• Miscellaneous requirements: Depending on your lifestyle and other factors, your home-buying priority list could include everything from a two-car garage and basement to a backyard patio and deck. If privacy is high on your must-have list, features like fencing, privacy hedges, and sufficient space between neighbors will also be important. Other items to consider may include a fireplace, space for a home office, and an eat-in kitchen.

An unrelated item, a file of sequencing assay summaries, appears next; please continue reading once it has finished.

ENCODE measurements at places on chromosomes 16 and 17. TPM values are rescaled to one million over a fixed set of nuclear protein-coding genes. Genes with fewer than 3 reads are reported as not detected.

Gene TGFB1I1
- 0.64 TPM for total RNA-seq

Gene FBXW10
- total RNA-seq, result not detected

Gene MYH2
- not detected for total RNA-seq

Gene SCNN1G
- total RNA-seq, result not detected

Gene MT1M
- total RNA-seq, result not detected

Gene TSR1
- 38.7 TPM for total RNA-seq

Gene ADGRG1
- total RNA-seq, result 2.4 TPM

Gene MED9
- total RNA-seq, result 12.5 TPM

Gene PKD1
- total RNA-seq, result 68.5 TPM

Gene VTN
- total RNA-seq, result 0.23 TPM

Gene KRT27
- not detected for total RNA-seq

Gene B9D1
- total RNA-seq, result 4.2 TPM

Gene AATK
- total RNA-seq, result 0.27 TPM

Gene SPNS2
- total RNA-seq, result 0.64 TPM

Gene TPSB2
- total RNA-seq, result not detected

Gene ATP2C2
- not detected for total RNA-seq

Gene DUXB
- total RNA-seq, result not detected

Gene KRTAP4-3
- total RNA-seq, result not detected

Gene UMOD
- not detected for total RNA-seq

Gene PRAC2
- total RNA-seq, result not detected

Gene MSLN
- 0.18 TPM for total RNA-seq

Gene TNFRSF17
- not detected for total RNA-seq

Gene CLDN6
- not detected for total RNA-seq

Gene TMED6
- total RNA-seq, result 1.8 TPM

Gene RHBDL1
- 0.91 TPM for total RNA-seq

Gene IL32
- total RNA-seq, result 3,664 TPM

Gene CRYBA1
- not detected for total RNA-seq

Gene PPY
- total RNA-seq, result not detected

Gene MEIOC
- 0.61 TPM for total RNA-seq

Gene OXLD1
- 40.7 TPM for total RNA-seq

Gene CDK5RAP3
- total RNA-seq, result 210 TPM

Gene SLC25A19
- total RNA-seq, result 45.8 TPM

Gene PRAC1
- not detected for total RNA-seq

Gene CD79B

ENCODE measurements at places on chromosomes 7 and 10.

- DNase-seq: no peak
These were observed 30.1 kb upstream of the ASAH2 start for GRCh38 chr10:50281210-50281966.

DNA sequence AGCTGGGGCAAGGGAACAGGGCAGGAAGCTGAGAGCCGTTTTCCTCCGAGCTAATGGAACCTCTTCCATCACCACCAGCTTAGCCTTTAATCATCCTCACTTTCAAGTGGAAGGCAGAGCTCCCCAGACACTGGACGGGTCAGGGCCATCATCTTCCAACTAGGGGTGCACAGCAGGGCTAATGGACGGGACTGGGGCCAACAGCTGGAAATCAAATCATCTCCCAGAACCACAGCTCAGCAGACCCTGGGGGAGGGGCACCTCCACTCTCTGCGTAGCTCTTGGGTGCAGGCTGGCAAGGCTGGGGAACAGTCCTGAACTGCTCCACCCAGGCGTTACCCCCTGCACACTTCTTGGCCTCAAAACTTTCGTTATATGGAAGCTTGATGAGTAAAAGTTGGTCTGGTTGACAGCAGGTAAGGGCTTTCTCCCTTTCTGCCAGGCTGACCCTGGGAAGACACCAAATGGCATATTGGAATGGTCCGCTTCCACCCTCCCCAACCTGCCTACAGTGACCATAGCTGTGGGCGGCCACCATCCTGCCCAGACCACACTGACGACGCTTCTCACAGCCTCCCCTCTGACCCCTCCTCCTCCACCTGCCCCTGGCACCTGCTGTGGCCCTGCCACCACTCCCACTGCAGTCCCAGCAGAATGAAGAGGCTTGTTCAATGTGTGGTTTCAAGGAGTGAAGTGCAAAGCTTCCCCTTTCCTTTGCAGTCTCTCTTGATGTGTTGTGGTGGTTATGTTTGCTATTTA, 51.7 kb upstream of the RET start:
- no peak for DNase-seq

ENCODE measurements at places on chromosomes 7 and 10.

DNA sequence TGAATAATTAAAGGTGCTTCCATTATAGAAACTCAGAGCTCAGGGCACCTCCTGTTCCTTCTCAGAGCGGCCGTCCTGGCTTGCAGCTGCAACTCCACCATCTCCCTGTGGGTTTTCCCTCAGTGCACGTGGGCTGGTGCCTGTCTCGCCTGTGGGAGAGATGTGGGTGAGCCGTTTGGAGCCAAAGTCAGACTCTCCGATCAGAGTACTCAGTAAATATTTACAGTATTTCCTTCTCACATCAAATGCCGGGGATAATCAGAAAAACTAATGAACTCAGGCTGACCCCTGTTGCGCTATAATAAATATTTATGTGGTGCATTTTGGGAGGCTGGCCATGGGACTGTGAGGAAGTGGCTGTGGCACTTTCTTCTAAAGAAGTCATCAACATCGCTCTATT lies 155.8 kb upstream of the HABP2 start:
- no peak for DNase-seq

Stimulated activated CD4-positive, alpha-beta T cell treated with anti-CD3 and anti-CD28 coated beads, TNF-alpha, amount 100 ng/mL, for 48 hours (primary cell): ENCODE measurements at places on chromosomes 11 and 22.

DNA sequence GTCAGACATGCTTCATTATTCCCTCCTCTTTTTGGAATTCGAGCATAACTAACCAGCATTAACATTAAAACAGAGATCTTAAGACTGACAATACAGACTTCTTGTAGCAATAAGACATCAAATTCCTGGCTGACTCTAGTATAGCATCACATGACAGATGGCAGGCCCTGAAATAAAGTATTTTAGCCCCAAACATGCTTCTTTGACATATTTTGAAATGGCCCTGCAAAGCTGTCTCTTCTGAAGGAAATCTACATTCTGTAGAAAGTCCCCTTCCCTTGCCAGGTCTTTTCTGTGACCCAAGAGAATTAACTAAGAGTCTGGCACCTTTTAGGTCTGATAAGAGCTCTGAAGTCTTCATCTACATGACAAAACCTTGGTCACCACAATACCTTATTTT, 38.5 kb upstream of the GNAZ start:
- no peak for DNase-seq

There are literally dozens of characteristics, features, and advantages to look for when house shopping, so it pays to create a detailed list of everything you want, hope for, and can't live without! While it may be necessary to be flexible with certain items on your list, things like a good school district, a safe neighborhood, and house that's structurally sound and in good condition are requirements you may not want to waver from!





Posted by Jackie Da Rosa on 6/25/2017